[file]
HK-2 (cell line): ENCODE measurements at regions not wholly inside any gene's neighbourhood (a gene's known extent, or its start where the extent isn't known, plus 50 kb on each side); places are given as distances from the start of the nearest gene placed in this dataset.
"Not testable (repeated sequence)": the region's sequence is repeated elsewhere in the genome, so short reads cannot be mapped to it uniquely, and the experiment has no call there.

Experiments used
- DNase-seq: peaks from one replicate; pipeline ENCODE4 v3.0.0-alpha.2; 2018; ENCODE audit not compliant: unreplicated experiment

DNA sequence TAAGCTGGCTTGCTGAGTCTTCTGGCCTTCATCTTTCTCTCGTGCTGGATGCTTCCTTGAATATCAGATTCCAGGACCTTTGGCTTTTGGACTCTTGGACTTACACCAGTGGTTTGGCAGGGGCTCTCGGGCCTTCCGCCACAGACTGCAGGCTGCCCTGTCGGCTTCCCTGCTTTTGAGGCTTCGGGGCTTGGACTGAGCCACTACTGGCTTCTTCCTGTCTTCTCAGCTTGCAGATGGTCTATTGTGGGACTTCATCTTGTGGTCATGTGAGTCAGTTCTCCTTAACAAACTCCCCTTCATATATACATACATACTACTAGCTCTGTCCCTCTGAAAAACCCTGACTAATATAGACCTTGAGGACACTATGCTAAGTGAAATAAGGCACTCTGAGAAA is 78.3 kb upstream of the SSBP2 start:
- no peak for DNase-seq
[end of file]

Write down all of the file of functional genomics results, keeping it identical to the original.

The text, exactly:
HK-2 (cell line): ENCODE measurements at regions not wholly inside any gene's neighbourhood (a gene's known extent, or its start where the extent isn't known, plus 50 kb on each side); places are given as distances from the start of the nearest gene placed in this dataset.
"Not testable (repeated sequence)": the region's sequence is repeated elsewhere in the genome, so short reads cannot be mapped to it uniquely, and the experiment has no call there.

Experiments used
- DNase-seq: peaks from one replicate; pipeline ENCODE4 v3.0.0-alpha.2; 2018; ENCODE audit not compliant: unreplicated experiment

DNA sequence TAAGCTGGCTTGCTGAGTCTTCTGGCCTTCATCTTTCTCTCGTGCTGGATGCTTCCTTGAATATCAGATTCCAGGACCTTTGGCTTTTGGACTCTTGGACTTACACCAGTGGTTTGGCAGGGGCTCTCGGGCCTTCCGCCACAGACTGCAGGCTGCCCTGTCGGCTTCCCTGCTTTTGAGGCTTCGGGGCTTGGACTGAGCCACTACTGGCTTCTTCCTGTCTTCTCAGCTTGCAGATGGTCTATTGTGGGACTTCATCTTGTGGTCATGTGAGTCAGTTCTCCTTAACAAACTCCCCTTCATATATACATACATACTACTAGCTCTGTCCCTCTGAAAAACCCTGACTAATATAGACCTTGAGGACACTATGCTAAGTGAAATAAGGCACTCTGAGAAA is 78.3 kb upstream of the SSBP2 start:
- no peak for DNase-seq